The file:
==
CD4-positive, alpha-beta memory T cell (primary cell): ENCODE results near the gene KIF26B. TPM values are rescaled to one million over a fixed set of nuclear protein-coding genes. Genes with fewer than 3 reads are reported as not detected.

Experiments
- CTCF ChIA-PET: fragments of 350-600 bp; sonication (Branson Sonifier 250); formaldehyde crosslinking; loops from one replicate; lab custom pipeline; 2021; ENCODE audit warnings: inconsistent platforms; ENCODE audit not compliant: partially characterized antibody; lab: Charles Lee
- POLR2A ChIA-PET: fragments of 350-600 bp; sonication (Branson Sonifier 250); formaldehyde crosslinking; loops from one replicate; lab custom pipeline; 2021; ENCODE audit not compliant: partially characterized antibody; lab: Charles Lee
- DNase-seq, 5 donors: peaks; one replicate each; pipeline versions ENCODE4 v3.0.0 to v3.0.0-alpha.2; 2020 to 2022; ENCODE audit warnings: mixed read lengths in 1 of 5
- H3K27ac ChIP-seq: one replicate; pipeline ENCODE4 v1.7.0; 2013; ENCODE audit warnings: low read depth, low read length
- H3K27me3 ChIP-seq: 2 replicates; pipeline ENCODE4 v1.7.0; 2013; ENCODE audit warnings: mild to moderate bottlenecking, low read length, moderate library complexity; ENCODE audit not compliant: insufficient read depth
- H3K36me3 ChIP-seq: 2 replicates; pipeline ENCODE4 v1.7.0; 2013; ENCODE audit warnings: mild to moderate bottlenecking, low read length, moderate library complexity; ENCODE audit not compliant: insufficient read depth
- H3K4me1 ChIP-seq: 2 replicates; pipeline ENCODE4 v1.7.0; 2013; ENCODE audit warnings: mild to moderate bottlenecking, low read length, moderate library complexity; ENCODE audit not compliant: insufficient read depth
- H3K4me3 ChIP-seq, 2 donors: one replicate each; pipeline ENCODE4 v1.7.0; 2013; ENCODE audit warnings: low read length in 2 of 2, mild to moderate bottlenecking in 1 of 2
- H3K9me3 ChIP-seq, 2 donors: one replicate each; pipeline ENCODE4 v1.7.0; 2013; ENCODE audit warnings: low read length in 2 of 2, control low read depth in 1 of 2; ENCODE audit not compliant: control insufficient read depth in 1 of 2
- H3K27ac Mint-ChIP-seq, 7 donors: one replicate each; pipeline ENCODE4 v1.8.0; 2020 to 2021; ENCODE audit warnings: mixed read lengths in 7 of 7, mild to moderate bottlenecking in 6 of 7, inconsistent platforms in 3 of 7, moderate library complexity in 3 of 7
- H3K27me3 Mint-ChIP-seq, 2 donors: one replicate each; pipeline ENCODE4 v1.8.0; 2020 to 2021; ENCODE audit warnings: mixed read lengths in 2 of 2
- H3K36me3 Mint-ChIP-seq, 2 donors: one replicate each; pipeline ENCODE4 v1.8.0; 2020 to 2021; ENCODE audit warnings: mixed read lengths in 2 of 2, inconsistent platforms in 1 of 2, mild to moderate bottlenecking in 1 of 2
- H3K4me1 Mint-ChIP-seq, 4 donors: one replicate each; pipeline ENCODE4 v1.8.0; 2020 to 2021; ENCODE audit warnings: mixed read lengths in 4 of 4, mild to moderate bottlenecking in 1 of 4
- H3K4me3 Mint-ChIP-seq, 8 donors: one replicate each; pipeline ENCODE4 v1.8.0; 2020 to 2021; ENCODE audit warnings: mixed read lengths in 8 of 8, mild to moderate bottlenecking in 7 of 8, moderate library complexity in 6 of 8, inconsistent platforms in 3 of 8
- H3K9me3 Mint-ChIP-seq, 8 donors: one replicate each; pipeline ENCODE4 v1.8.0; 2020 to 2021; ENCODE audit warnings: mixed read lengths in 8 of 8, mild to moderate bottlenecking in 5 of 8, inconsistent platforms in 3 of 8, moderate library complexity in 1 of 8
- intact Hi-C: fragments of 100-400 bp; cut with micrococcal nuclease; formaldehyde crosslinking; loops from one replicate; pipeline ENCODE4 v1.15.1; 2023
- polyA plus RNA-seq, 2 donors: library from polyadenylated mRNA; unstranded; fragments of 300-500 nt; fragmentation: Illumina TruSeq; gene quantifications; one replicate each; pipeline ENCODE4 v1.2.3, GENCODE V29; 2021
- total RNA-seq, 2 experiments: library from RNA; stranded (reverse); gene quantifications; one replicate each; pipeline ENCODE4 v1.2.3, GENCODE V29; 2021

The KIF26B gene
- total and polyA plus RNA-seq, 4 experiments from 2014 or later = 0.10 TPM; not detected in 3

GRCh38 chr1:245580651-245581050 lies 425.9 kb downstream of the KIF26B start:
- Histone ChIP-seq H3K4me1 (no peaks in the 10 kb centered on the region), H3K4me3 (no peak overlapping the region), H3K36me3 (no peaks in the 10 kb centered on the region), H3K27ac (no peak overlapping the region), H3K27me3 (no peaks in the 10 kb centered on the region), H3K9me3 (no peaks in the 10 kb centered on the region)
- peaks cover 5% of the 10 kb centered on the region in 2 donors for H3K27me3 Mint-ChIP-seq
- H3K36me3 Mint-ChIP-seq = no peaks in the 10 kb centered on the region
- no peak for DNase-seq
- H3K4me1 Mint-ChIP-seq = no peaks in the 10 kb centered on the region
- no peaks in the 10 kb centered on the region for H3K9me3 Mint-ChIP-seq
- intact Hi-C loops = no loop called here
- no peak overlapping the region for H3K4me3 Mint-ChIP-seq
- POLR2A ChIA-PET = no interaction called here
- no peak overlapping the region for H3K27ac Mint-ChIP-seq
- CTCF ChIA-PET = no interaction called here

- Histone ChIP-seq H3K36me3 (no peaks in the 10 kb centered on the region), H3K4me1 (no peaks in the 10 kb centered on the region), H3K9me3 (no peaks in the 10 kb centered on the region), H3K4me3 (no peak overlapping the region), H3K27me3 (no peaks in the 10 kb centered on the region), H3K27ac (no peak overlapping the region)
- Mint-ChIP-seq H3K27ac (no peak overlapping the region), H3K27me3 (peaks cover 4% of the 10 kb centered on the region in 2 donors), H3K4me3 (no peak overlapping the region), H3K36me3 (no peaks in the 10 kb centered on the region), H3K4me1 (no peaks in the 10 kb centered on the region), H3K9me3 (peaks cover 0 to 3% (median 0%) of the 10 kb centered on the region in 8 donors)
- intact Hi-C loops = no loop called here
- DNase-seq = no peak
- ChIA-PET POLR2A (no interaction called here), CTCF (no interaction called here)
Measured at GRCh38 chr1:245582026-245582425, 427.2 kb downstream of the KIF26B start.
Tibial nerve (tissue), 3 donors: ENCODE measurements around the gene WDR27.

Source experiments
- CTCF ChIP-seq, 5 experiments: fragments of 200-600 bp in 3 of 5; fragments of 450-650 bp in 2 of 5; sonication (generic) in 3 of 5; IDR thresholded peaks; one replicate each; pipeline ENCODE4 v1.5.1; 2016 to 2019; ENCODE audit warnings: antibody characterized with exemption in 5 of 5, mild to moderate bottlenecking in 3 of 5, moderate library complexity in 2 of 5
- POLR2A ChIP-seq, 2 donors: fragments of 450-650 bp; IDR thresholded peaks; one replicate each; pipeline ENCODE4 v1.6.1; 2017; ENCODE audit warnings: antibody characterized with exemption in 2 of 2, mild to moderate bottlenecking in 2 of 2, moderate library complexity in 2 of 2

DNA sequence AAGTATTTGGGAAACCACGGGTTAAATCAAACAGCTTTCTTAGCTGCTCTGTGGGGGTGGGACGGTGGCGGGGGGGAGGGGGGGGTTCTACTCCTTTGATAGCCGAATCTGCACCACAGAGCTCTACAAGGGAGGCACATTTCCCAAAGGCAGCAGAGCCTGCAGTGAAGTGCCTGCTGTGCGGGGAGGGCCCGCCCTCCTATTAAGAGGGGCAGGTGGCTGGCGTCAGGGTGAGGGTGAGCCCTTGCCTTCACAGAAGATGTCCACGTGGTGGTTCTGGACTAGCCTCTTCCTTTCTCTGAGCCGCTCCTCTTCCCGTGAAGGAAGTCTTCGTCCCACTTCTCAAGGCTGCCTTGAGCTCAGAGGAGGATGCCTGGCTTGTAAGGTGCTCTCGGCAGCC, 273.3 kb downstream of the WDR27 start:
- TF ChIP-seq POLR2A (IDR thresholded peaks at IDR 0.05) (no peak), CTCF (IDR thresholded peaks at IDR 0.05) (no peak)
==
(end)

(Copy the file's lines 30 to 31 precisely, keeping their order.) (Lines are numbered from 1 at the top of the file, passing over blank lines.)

- intact Hi-C loops = no loop called here
- no peak overlapping the region for H3K4me3 Mint-ChIP-seq